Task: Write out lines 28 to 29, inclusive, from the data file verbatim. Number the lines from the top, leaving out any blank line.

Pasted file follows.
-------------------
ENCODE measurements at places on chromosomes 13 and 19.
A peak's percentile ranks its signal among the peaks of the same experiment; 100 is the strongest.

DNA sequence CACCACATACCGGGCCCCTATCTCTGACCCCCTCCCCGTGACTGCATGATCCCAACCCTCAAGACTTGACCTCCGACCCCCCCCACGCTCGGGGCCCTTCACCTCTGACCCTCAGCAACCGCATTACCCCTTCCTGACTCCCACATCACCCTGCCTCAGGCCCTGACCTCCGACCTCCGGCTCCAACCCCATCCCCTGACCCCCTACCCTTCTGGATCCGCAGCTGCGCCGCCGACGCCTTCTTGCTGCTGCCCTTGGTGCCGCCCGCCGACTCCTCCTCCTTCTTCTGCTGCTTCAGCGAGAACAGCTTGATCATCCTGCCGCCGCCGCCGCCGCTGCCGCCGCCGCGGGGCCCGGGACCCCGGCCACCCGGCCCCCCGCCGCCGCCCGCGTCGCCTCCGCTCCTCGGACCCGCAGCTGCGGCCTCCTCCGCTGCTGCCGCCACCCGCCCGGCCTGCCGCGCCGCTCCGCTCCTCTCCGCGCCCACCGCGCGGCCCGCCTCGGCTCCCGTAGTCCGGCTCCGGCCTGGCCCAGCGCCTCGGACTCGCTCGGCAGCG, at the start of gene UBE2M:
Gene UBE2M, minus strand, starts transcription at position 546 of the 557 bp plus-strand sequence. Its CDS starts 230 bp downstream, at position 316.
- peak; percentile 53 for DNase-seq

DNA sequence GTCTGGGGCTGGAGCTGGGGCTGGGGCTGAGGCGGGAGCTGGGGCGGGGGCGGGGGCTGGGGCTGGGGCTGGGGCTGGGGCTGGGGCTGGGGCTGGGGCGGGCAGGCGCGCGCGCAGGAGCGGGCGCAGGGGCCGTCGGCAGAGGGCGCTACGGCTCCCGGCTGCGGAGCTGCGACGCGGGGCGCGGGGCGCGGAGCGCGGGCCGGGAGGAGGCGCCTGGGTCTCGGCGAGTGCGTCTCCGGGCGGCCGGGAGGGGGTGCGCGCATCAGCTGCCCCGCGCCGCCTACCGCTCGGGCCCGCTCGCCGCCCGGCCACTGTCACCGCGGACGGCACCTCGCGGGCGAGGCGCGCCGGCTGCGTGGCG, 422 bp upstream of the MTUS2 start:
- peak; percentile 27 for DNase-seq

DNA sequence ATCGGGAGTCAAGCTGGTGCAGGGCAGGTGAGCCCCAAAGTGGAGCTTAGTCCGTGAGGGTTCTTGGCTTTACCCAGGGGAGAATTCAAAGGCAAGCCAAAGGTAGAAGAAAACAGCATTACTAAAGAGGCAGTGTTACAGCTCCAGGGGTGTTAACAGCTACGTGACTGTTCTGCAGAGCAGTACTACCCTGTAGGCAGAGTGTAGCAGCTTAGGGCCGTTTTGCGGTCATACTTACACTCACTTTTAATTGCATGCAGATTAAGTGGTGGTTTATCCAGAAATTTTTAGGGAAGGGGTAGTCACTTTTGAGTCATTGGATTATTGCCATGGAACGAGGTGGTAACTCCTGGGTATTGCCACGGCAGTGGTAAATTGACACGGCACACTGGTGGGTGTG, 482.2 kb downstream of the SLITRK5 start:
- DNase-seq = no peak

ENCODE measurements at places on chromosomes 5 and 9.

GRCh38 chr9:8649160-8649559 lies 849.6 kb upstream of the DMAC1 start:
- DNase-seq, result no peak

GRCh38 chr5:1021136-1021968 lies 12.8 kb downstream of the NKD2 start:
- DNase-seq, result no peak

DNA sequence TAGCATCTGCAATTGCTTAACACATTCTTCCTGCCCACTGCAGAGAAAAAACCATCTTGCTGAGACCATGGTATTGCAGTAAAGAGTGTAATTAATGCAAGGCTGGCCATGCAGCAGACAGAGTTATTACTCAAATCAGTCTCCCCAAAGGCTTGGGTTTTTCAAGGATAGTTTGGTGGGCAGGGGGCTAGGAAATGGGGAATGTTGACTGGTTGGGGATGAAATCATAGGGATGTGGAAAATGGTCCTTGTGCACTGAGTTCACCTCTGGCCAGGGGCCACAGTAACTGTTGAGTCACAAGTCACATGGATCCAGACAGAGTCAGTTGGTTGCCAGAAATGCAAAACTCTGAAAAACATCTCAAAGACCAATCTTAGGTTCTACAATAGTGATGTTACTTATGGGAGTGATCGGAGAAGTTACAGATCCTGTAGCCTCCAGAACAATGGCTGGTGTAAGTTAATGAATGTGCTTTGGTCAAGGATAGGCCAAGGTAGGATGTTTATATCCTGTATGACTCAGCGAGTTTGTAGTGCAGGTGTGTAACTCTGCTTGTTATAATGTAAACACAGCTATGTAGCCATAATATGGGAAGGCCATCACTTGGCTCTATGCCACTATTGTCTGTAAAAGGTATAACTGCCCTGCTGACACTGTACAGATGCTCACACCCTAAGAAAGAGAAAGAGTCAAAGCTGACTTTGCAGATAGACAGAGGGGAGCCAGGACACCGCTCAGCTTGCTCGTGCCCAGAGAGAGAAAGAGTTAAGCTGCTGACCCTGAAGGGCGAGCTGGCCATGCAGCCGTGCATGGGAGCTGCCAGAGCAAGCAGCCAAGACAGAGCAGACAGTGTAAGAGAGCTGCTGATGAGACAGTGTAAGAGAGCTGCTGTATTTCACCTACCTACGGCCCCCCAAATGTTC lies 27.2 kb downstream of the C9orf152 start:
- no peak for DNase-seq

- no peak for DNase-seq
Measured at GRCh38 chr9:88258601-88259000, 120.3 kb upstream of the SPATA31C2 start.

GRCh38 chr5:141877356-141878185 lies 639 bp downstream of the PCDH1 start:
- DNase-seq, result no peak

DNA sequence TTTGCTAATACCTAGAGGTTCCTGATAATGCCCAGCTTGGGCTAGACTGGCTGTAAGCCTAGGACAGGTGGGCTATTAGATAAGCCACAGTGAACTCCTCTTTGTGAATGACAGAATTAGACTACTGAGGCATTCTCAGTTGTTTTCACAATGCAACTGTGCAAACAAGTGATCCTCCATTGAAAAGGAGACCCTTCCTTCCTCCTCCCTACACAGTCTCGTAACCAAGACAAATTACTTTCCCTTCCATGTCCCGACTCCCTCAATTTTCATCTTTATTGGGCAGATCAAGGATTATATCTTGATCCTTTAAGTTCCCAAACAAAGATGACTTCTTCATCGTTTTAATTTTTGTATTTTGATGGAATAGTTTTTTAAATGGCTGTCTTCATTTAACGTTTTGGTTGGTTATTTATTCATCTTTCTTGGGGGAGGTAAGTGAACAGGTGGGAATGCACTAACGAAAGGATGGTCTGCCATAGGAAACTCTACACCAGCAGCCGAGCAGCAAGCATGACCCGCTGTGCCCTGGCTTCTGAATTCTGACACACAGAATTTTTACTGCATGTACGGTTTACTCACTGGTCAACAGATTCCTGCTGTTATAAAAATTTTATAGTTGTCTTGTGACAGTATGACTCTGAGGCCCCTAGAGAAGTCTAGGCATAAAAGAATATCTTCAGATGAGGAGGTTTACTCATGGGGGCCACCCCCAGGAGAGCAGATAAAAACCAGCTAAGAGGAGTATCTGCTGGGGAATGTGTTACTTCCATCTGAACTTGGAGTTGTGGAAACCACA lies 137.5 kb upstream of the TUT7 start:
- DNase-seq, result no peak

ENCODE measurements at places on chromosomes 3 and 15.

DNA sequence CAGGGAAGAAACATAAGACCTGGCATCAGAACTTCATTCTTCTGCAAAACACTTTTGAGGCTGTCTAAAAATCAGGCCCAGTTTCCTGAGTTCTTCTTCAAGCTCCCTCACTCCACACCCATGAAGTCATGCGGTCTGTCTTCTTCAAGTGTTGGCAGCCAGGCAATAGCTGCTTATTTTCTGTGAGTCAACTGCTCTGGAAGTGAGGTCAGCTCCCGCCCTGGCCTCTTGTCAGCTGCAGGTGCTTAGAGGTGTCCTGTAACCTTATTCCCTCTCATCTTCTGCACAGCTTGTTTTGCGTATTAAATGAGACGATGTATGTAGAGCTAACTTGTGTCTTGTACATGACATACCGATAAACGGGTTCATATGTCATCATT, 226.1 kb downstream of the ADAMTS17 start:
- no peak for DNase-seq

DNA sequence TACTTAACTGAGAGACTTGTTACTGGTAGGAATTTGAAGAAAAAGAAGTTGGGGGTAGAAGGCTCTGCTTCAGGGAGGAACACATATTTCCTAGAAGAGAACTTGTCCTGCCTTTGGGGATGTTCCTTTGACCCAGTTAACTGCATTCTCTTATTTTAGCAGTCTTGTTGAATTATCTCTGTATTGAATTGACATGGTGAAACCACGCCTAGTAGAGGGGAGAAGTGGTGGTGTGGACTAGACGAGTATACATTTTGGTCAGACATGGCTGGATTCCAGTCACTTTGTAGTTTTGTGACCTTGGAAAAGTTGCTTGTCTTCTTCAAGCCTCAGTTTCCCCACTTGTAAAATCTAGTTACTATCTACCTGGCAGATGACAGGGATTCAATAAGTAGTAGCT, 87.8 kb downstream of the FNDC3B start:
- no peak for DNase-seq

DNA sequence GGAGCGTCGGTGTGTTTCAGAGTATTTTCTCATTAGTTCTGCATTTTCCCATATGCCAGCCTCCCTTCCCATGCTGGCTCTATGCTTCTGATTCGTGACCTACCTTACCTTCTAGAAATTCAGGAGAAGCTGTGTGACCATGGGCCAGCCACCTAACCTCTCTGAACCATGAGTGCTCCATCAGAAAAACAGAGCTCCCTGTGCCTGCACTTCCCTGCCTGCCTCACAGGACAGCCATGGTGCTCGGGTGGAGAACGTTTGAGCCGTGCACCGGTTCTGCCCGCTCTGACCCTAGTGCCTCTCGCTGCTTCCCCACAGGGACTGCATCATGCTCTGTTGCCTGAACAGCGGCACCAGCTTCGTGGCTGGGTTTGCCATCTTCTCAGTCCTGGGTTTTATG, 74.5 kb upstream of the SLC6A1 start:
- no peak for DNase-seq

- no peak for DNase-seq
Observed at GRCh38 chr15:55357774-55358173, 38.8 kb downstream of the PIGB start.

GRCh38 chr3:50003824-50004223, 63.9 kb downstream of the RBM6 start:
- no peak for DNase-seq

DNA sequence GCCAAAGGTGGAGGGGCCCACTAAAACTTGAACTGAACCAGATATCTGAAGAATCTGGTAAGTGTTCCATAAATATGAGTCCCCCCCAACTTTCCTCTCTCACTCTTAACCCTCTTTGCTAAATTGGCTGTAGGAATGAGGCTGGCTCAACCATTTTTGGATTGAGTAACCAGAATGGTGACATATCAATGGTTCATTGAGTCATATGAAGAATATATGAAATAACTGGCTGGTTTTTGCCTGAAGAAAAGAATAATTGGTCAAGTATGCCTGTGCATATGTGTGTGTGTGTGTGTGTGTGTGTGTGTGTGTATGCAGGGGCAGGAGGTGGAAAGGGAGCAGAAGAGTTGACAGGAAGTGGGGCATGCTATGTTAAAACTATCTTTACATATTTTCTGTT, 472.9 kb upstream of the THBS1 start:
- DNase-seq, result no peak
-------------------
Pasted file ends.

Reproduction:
DNA sequence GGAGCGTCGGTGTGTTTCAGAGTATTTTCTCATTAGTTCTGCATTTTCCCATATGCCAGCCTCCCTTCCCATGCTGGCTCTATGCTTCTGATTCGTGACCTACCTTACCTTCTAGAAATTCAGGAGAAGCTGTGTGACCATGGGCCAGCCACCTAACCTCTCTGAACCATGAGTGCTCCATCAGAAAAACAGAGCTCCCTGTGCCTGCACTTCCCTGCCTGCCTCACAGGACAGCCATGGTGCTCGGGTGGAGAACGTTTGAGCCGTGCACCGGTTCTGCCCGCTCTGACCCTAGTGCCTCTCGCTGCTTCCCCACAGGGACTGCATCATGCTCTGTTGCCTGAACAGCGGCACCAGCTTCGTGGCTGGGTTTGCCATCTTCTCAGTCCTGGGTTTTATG, 74.5 kb upstream of the SLC6A1 start:
- no peak for DNase-seq